(In a test tube).
What does "In Vivo" mean?
Doing something "In Vivo" means doing it outside of the organism.
The MCS in pCU is on the lacZ' gene. What does this gene code for?
lacZ' codes for the Amino Terminal portion of Beta-Galactase. (The Carboxyl portion is found in the host genome).
How might you screen a culture of potentially recombinant bacteria that have been transformed with the pUC plasmid?
Due to the location of the MCS in the lacZ' gene, any recombinant bacteria will be white (as oppose to blue) as an indirect result of the recombinant DNA making the gene faulty.
However, any bacteria that do not have the plasmid may also be white. Therefore, the white cultures can be plated on Ampicillin. Those that survive are recombinant.
Why do the non-recombinant (sort of) cells containing the pUC plasmid turn blue?
The lacZ' gene allows for the completion of the beta-galactosidase protein that breaks down lactose and similar substrates (X-gal).
When the culture is plated on media containing X-gal, the X-gal will break down into galactose and a blue dye, giving the colony colour.
Using beta-galactosidase, what are the products of reactions with,
X-Gal + Beta Galactosidase --> Galactose + Blue Dye.
Due to the semiconservative nature of DNA, although the new strand my not be methylated, the precusor strand will be. Restriction endonucleases need to be able to interact with both strands to cleave, therefore one methylated strand will prevent the whole thing.
Using one Restriction Endonuclease, a DNA Ligase and two related but different plasmids. How might you go about making a recombinant?
Combine the Restriction Endonuclease with the two plasmids, so they cleave them at the same sequence (assuming they share one).
The result will be two linear DNA molecules with complimentary sticky ends.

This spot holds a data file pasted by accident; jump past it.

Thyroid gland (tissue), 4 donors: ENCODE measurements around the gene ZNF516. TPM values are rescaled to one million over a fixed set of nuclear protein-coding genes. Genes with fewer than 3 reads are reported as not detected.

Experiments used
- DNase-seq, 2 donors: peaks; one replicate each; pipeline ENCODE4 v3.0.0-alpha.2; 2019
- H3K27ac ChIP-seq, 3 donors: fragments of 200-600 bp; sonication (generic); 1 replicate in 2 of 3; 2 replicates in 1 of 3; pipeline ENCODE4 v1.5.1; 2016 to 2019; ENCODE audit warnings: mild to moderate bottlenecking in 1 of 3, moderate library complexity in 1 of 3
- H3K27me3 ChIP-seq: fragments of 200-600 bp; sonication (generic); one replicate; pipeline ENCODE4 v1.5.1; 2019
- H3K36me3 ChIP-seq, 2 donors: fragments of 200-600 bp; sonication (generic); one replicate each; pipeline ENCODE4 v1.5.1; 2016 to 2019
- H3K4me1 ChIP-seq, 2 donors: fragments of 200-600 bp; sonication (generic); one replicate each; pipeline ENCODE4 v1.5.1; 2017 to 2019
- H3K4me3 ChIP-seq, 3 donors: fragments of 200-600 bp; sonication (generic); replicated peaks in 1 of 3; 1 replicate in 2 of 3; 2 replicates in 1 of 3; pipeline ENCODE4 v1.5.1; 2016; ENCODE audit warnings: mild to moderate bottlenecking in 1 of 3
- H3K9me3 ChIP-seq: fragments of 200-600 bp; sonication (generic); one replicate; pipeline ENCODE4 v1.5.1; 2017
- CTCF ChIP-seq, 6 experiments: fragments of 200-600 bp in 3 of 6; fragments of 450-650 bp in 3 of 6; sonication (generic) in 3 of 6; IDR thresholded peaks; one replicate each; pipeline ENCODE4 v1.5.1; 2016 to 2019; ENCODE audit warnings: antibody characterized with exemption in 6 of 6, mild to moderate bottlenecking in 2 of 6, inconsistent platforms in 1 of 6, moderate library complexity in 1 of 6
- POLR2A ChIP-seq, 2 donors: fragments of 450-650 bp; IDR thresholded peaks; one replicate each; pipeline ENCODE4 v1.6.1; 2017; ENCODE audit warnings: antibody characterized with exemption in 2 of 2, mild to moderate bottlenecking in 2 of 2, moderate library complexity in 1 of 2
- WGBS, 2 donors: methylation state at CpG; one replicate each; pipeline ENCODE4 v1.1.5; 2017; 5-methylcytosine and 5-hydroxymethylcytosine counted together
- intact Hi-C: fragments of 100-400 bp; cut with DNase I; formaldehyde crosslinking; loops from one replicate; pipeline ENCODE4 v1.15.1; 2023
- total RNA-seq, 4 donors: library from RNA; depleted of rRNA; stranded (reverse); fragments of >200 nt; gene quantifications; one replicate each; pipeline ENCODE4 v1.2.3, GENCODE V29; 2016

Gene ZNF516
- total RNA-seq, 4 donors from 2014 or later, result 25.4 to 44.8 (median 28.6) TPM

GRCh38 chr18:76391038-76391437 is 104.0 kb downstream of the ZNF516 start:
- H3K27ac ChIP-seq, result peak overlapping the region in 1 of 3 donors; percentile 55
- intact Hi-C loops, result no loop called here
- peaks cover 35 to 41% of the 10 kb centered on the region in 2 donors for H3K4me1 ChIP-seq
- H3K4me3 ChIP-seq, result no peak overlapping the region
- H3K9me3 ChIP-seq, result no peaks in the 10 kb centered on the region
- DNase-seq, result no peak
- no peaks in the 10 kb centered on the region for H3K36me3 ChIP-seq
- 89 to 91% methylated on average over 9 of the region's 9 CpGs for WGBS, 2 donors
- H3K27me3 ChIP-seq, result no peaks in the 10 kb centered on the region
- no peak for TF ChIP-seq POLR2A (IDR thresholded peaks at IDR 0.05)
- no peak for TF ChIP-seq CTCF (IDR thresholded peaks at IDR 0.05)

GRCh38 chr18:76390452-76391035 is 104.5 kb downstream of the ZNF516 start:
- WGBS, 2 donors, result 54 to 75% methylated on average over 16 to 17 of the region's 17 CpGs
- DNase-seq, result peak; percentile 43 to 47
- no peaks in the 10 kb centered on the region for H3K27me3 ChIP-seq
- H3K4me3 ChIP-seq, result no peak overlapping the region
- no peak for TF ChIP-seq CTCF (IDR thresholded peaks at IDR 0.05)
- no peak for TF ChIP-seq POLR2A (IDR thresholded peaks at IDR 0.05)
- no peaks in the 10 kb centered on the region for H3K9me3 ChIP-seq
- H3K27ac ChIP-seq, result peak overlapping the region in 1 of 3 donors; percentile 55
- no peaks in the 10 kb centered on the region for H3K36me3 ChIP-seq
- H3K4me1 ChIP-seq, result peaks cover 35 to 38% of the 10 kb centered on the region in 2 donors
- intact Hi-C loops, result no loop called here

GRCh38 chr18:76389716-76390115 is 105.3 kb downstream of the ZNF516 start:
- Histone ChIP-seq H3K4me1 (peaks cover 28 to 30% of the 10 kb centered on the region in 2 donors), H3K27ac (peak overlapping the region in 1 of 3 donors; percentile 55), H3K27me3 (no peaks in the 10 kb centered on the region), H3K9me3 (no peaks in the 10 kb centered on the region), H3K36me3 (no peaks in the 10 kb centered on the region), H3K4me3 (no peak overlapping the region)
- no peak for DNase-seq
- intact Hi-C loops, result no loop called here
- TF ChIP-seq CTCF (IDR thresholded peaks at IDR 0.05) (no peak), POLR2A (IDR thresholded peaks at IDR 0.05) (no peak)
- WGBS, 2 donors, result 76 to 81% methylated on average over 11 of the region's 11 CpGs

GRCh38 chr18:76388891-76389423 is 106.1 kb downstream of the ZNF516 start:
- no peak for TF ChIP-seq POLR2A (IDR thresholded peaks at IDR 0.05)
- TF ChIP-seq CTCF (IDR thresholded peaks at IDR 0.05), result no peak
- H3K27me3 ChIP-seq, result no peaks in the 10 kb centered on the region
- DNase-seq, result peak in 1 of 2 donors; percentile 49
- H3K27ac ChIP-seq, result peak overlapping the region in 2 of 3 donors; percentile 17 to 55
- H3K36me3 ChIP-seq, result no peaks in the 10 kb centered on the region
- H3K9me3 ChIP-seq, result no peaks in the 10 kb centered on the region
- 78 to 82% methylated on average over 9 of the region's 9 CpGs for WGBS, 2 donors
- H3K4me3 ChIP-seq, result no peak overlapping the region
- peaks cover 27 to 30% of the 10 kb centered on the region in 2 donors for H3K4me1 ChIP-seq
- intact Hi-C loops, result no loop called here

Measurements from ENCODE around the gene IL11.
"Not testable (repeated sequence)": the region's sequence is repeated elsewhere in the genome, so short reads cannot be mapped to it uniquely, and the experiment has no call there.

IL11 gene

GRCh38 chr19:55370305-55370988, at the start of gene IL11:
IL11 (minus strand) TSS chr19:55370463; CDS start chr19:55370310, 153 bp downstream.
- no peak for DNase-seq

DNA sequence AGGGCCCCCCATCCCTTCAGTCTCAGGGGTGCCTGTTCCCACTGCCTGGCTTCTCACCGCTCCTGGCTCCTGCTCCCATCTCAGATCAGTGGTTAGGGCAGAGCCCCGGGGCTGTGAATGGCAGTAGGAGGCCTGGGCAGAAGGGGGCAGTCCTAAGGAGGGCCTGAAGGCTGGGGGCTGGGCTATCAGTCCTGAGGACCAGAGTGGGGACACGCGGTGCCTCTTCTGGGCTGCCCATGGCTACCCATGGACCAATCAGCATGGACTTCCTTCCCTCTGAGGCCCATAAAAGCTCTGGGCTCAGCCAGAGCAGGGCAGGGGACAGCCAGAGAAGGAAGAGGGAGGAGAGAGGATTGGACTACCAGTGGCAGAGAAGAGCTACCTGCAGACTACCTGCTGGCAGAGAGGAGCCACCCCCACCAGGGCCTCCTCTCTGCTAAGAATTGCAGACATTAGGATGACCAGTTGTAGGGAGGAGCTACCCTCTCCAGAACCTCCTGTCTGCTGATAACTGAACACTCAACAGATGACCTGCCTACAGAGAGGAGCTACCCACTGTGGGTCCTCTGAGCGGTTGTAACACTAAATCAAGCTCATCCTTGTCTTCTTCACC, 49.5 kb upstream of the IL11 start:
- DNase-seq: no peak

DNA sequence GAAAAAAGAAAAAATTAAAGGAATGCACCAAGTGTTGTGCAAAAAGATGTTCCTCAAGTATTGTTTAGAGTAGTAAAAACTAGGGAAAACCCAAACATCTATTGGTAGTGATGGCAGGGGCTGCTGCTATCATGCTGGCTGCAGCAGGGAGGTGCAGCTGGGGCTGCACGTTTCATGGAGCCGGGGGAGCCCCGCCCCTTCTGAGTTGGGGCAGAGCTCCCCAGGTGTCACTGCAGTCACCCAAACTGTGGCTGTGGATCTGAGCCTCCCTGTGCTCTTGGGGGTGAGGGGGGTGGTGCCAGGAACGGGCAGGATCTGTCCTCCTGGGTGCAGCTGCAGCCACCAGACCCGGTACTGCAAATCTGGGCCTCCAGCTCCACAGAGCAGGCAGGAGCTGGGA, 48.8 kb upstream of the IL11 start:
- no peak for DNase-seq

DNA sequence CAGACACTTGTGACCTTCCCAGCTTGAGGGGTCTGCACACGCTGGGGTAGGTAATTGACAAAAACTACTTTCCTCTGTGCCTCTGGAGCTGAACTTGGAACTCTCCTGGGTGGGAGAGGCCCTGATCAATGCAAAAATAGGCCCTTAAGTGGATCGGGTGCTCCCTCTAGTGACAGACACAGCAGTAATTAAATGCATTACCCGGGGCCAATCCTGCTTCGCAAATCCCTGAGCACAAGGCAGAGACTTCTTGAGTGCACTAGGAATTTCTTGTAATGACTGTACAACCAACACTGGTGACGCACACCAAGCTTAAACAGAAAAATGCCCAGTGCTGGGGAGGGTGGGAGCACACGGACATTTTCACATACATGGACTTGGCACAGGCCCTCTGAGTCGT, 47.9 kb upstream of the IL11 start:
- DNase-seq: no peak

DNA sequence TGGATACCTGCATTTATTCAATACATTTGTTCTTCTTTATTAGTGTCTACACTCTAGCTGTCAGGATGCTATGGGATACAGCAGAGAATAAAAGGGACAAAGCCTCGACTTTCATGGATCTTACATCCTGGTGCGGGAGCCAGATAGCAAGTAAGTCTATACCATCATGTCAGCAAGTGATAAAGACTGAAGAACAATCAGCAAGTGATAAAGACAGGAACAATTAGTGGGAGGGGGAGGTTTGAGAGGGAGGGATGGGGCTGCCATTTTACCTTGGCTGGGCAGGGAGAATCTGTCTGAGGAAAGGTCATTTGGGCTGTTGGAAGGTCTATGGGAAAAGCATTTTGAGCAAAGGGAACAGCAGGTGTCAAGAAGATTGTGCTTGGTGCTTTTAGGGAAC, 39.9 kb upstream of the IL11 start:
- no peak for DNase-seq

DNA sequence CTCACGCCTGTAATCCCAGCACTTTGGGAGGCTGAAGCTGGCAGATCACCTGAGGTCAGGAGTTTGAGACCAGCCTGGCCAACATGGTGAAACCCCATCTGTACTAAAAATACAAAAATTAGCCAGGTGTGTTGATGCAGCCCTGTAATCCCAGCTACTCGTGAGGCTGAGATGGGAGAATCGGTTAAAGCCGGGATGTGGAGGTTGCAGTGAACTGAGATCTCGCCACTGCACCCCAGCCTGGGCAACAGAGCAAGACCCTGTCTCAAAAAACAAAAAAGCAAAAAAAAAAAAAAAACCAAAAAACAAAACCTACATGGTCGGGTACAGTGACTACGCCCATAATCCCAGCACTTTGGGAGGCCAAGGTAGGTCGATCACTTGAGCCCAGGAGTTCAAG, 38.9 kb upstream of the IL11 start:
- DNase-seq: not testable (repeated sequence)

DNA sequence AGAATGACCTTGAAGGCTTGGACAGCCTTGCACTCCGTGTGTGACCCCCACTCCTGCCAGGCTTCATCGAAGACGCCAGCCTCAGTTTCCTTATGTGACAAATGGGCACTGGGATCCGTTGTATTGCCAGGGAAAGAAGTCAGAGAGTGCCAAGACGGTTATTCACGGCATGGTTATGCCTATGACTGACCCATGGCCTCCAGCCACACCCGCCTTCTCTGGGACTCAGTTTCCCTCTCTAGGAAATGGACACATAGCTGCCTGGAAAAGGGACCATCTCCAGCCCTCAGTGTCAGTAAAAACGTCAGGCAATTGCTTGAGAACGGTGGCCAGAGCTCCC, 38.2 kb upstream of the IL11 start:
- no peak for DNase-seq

Allow the two plasmids to anneal together (sticky ends join up).
Use DNA ligase to complete the phospodiester backbone.
Finally, screen for recombinants (as this process is not 100% effective).
When making recombinants for gene cloning, what are three possible outcomes for the final product?
Cells don't take up the DNA
Cells take up the plasmid, without the added DNA.
Everything is successful and ready to go
What are some advantages of gene cloning?
Allows for creation of large quantities of DNA
Gives information on Gene function
Allows manipulation of gene sequences
What are the two key enzymes used in DNA cloning?
DNA is inserted into Bacteria by Transformation. What is the term used to describe the similar process in Eukaryotes?
Would this sequence still be Palindromic if another base was added? Explain.
No, palindromes must always be a multiple of two.
Why might you add Alkaline Phosphatase to the Vector Plasmid when cloning DNA?
Alkaline Phosphatase will remove phosphate groups from the plasmid 5' ends and therefore prevent self ligation.
What is Directional cloning? How might you go about doing it?
Directional cloning is the insertion of DNA into the vector plasmid in only one orientation.
Directional cloning can be achieved by using two Restriction Endonucleases as oppose to just one, to give two different sticky end sequences.
What are the advantages of Phage Gene cloning?
Phage cloning is more effective than Plasmid Gene cloning because Phages are more efficient at inserting their DNA.
Phages have larger genomes than the Plasmid vectors, therefore larger inserts can be added.
Replacement Vectors are phages that have had some of their genome replaced by foreign DNA. What is another name for this type of Vector?
Why might it be useful to clone a large segment of DNA with one vector organism?
The cloning of large genomes is useful for sequencing of Genomic Libraries.
What are the requirements of the host phage for foreign DNA?
The DNA must be a minimum of 12kb to be accepted, but no more than 20kb (to fit the head).